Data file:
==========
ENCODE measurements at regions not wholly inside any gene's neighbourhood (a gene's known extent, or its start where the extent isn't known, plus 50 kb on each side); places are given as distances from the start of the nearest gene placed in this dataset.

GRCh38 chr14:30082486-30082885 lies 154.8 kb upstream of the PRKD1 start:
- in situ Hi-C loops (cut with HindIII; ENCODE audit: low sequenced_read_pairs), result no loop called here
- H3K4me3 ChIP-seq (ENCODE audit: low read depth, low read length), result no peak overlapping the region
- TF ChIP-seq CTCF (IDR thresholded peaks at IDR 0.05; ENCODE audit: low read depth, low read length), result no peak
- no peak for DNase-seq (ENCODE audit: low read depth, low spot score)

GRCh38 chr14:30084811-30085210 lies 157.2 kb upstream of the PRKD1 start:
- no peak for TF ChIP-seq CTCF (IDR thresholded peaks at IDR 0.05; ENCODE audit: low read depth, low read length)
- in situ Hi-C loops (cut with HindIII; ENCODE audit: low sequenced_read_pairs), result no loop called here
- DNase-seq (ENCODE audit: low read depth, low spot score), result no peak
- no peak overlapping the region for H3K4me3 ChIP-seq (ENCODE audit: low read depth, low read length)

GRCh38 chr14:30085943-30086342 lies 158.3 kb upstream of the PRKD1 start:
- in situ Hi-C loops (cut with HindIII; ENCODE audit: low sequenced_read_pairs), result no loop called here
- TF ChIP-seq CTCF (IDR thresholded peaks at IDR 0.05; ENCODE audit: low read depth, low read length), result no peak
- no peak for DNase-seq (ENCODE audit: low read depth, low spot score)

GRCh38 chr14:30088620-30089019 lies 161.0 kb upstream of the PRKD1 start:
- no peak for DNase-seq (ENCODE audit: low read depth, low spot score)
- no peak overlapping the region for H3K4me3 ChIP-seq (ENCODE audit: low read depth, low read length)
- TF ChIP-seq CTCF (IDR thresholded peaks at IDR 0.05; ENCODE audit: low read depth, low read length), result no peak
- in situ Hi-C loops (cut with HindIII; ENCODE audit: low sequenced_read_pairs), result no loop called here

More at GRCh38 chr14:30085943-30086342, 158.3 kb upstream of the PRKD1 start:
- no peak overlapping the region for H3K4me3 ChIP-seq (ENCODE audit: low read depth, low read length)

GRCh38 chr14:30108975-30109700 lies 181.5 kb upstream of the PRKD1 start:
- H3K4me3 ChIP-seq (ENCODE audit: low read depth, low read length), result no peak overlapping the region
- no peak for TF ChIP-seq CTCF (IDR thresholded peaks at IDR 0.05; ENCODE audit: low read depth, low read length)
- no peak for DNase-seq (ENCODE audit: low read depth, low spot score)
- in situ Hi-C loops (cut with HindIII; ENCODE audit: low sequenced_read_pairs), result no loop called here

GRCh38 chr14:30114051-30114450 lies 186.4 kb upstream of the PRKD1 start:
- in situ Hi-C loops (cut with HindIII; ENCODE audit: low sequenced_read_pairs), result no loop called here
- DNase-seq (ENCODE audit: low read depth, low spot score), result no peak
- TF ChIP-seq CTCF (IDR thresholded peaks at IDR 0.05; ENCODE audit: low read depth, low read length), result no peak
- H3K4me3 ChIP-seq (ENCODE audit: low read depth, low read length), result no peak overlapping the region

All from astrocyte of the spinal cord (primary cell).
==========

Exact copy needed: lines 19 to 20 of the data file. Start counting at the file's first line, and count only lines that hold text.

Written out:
- TF ChIP-seq CTCF (IDR thresholded peaks at IDR 0.05; ENCODE audit: low read depth, low read length), result no peak
- in situ Hi-C loops (cut with HindIII; ENCODE audit: low sequenced_read_pairs), result no loop called here